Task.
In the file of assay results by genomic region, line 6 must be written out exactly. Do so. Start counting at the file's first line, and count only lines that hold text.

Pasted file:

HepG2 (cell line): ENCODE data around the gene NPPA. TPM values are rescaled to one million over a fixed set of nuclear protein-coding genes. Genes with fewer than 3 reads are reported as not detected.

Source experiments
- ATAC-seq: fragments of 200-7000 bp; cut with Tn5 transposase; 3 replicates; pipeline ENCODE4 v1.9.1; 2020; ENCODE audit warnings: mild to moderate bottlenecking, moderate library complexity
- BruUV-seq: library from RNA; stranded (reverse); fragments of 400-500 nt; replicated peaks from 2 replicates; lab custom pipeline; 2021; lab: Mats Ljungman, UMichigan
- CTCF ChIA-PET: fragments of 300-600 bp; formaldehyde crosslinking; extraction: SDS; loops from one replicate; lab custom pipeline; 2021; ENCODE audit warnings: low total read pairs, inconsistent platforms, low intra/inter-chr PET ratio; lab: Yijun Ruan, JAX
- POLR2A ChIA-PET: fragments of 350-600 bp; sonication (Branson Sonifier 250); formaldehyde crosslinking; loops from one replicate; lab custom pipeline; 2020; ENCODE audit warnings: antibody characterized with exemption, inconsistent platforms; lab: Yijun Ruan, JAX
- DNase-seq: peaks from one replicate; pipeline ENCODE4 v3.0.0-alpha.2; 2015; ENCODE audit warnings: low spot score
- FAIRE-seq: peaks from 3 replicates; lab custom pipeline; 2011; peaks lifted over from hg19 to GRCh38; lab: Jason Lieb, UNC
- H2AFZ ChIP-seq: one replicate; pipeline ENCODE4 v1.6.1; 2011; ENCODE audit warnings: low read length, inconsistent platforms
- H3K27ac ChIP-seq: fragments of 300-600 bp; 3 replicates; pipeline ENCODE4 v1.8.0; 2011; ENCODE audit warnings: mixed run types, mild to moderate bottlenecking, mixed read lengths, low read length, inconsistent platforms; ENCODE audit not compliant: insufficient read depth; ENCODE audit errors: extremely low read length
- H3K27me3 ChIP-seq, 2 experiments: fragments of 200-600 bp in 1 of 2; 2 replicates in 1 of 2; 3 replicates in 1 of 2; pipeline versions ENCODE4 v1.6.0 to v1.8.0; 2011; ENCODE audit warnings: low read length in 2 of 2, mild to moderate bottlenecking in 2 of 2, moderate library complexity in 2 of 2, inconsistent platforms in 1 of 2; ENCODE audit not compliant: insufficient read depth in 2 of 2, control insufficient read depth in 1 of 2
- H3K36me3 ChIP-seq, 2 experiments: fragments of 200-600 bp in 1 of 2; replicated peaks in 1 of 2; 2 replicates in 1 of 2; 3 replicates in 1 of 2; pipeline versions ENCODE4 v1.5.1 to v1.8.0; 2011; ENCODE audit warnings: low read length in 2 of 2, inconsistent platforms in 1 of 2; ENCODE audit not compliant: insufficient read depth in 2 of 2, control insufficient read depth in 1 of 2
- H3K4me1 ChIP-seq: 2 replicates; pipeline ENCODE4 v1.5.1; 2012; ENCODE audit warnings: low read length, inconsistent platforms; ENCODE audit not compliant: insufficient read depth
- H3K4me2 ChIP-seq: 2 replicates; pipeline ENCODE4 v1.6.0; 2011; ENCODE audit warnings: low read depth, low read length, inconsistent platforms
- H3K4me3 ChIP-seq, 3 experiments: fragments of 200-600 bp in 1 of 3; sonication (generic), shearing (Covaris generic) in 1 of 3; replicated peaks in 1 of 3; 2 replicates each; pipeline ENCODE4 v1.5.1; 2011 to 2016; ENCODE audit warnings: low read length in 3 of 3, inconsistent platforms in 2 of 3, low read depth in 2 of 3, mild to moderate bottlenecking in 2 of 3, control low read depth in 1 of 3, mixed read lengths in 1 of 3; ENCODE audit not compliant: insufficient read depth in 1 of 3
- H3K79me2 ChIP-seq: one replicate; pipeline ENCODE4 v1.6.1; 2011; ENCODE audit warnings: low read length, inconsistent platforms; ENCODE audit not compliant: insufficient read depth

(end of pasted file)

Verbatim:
- POLR2A ChIA-PET: fragments of 350-600 bp; sonication (Branson Sonifier 250); formaldehyde crosslinking; loops from one replicate; lab custom pipeline; 2020; ENCODE audit warnings: antibody characterized with exemption, inconsistent platforms; lab: Yijun Ruan, JAX